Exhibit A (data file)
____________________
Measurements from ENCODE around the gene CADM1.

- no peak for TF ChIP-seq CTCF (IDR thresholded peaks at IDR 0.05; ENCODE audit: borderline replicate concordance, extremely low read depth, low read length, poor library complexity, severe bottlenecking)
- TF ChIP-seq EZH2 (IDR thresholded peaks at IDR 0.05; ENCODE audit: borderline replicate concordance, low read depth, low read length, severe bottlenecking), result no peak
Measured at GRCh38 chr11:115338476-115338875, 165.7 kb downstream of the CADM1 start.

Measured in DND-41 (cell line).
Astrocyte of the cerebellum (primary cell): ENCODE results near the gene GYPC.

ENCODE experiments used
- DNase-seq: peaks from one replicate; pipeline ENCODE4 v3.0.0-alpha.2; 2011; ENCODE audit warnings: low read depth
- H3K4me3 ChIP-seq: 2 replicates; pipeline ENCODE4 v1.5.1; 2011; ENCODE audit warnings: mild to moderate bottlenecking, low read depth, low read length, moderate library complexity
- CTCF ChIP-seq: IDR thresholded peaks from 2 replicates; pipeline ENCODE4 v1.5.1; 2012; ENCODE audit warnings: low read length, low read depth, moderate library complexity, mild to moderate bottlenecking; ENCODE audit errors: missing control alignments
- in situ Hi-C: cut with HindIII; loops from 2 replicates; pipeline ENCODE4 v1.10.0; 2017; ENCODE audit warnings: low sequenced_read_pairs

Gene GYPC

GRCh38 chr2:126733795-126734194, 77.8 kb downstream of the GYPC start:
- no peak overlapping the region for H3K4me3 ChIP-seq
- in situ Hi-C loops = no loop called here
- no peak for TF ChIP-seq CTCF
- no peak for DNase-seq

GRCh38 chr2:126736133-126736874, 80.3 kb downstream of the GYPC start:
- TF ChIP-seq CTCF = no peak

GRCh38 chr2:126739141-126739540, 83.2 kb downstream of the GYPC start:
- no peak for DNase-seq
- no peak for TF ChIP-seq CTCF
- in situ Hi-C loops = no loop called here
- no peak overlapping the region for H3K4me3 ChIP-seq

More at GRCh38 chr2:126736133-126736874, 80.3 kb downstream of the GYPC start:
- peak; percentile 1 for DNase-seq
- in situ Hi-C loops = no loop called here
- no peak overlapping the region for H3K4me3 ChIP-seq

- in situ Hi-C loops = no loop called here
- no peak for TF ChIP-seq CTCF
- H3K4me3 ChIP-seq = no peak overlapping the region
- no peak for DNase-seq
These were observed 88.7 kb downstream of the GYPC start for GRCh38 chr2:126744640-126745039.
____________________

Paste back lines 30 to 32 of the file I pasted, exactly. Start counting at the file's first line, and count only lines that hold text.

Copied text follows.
- no peak for TF ChIP-seq CTCF
- H3K4me3 ChIP-seq = no peak overlapping the region
- no peak for DNase-seq